According to Gauri Varadhachary, M.D., a professor in the Department of Gastrointestinal Medical Oncology, multidisciplinary cooperation prior to the initiation of any therapy for localized pancreatic adenocarcinoma is critical. If neo adjuvant therapy will be the initial treatment, certain interventions must precede it: biopsy confirmation of disease must be obtained, and for patients who have biliary obstruction, stents must be placed.

“Before any treatment begins, it’s necessary to determine whether surgery is a possibility,” Dr. Fleming said. “This is very important in terms of patient and family expectations.” He stressed that in addition to tumor resectability, patient factors such as performance status, which may be compromised by comorbidities, frailty, or the disease itself, also influence surgical potential. “Many patients who present with this cancer are quite weak, and some are malnourished, but these conditions can improve after the obstructed biliary tree is drained and the tumor treated preoperatively.” Dr. Fleming said.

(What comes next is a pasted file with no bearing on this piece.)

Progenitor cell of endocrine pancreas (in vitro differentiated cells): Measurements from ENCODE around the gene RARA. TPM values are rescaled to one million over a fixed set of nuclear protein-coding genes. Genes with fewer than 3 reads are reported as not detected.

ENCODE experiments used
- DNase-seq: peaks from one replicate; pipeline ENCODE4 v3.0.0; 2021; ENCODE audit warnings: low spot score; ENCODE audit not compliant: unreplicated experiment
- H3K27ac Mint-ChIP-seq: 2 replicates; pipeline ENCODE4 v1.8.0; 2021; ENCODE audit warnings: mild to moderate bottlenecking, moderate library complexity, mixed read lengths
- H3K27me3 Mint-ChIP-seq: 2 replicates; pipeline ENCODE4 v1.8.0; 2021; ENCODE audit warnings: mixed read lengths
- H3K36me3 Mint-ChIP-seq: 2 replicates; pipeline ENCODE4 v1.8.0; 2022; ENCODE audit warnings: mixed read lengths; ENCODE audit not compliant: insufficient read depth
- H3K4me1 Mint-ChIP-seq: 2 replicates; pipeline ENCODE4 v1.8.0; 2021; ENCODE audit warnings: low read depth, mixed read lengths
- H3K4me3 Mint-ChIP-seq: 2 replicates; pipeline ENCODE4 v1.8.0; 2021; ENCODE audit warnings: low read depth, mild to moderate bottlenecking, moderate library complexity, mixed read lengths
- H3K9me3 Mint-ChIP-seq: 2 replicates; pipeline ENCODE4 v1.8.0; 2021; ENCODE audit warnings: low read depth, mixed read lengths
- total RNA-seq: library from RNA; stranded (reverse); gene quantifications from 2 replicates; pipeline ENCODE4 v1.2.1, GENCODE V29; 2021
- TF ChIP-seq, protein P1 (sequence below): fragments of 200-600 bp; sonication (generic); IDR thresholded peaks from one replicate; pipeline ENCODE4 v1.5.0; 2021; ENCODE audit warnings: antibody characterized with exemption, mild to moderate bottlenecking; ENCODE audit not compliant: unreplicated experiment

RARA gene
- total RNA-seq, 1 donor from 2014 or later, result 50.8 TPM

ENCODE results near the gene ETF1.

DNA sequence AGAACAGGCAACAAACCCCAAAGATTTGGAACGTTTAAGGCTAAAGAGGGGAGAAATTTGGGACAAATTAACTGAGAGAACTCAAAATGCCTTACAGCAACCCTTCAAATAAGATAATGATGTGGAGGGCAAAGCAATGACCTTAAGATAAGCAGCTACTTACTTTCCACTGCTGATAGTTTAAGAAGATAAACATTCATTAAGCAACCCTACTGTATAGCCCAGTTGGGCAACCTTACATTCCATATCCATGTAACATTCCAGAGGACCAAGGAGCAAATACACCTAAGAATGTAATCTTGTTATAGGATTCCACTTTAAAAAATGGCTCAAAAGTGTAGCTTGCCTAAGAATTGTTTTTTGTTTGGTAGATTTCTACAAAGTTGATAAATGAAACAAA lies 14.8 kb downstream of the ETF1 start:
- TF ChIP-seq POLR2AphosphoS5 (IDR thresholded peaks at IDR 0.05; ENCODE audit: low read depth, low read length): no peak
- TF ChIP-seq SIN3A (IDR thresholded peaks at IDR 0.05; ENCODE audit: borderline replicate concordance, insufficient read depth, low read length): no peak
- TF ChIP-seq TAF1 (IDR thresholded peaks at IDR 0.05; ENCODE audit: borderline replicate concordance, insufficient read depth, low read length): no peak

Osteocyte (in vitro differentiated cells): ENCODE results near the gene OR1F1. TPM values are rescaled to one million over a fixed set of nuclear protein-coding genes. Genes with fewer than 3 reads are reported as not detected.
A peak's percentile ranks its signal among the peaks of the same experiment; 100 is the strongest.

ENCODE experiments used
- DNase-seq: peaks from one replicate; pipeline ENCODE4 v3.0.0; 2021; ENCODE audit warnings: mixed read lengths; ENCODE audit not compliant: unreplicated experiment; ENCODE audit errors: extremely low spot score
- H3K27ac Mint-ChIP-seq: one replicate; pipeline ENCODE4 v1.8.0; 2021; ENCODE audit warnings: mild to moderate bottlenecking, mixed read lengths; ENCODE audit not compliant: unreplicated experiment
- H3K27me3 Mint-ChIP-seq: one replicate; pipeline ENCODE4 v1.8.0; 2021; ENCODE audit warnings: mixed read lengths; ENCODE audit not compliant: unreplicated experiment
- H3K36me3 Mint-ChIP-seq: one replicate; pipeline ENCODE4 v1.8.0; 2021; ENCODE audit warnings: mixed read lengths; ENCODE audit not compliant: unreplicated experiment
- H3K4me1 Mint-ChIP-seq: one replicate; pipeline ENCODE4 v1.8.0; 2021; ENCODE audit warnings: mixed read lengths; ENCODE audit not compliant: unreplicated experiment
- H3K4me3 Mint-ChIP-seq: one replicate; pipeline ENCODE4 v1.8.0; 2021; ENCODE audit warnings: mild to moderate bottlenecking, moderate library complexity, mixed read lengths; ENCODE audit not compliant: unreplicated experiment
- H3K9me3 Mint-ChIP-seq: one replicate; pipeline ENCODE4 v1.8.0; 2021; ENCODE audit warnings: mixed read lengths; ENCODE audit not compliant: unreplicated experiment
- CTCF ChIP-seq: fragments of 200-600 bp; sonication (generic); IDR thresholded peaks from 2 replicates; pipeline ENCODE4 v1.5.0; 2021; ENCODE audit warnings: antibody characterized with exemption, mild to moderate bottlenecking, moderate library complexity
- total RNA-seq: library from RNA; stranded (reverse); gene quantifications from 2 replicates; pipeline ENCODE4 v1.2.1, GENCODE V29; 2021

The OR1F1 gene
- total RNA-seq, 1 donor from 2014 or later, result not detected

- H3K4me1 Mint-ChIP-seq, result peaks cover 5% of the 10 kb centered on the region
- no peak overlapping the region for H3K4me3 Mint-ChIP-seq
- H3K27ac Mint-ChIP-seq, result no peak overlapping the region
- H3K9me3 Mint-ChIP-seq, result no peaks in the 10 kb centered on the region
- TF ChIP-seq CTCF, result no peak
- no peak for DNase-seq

At many institutions, the standard approach for patients whose pancreatic adenocarcinoma is considered resectable is to perform surgery first—a laparotomy in which the diagnosis is confirmed, staging is completed, and the tumor is resected unless found to be unresectable. Studies have shown that postoperative adjuvant therapy offers a modest survival benefit; however, a substantial number of patients do not receive postoperative therapy owing to a number of factors, including disease progression, comorbid illnesses, surgery-related morbidity, and delayed recovery from surgery.

When surgery is employed first, a recovery period of at least 8 weeks is required before adjuvant chemotherapy can begin. During this time, the potential for metastasis is heightened, as the surgery itself can impair immune function and possibly even accelerate the growth of small metastases.

The MD Anderson approach